I was with you until the last sentence, which shifted to “pervasive.” I don’t know of anyone (including me) who is arguing for making it pervasive in the language; as I argued in my Writing Modern C++ Code talk at Build, C++ is doing very well with ref counting as its primary memory and resource management tool.

    The answer to “what is the value of GC to C++?” is “to handle the remaining important cases ref counting can’t, such as shared_ptr cycles and ABA problems in high-performance lock-free code,” not to replace any existing use of ref counting. GC should be purely additive.

  22. You still haven’t said whether all pointers or only special pointers participate in refcounting.

    My interest is in cleaning up cycles of shared_ptrs, and objects allocated with an explicit opt-in GC heap allocator (e.g., gc_new T or gc_allocator or some such). Only the cases std::*_ptr can’t deal with today.

  23. Sorry, but that doesn’t answer the question. Let me rephrase. If I take a raw pointer or reference to an object allocated with gc_new, is the existence of that pointer enough to keep the object alive, or not?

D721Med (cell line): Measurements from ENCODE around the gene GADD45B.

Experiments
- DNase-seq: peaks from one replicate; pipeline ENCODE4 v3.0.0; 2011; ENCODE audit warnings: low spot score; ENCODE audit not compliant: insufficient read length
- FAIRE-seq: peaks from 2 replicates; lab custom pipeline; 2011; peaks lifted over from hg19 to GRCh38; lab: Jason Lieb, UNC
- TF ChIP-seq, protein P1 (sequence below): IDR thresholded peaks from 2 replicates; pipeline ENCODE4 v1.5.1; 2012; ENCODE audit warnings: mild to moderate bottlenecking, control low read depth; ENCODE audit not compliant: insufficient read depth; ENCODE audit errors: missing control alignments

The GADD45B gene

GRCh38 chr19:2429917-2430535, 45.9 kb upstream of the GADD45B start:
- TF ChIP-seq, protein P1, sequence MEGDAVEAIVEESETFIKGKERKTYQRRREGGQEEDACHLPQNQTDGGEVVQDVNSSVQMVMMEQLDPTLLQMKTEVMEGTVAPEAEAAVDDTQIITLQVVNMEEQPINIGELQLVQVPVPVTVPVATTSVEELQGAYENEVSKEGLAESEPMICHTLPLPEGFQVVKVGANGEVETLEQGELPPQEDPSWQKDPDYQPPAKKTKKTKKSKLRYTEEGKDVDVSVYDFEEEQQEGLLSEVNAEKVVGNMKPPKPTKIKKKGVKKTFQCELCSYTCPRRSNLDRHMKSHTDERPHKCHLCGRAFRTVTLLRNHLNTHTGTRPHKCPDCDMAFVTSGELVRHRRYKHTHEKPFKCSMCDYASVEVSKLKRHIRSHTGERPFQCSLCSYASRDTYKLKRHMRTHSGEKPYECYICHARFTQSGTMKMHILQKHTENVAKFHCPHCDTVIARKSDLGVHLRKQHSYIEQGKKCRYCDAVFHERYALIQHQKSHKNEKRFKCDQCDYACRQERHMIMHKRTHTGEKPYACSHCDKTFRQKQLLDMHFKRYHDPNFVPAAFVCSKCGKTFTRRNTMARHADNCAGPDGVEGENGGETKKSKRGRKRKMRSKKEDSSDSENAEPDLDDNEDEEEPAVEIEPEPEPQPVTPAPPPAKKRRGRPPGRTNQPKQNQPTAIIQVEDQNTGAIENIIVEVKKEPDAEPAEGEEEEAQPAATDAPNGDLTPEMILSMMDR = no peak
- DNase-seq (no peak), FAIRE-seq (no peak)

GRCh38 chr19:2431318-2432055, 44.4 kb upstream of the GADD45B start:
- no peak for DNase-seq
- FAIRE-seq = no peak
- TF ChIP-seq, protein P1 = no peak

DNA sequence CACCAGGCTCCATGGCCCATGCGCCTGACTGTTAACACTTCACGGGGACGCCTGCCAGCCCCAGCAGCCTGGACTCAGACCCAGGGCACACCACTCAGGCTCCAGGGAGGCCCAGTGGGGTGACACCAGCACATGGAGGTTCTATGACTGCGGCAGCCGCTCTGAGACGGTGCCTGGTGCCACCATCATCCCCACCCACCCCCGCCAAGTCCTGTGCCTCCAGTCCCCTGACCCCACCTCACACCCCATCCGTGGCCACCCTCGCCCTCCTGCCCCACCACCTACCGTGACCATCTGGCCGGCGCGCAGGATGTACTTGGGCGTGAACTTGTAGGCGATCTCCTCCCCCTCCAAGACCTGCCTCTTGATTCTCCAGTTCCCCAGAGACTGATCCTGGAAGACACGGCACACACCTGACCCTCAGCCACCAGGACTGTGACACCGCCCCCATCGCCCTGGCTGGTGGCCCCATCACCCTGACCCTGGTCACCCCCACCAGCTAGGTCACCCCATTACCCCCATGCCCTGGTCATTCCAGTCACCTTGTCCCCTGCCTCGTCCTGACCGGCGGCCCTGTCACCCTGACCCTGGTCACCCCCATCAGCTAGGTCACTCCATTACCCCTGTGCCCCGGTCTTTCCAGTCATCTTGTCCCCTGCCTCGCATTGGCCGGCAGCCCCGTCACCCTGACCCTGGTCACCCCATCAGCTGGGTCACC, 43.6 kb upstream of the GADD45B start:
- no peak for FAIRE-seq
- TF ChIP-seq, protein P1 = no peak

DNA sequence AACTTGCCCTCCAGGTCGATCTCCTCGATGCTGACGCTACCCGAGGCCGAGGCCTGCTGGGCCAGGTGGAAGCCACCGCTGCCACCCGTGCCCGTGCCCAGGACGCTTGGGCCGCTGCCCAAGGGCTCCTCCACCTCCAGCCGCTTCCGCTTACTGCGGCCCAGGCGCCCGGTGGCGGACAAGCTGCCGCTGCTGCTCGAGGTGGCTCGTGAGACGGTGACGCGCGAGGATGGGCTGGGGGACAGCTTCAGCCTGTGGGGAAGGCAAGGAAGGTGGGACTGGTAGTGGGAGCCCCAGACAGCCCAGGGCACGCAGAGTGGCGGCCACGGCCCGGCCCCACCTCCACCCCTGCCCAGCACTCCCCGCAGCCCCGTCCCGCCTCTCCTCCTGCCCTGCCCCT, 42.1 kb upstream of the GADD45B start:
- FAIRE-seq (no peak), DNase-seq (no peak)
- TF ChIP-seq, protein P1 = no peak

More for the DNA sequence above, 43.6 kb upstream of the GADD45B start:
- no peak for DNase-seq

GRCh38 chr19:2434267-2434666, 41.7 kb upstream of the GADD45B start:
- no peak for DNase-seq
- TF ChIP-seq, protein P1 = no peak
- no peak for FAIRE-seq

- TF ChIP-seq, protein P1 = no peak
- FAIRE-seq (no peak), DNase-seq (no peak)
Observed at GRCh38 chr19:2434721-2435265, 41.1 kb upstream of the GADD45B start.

24. Whatever gc_new or make_gc etc. returns would be GC’d. It’s a separate design decision whether it would be better to call that thing a * or some other pointer type like gc_ptr or something (just as shared_ptr and unique_ptr and weak_ptr and * are all different standard pointer types). I can see benefits and drawbacks both ways, reusing */& or not reusing */&.

    These are interesting design questions that any specific proposal has to answer concretely and that have several promising potential design answers. But for the purposes of this discussion they are really just details that shouldn’t obscure the main goal, which is to not remove/replace any existing uses (e.g., uses of std:: smart pointers or *’s or change the programming model to want to gcnew everything, etc.), only to additionally solve those problems std:: smart pointers cannot (specifically shared_ptr cycles and ABA).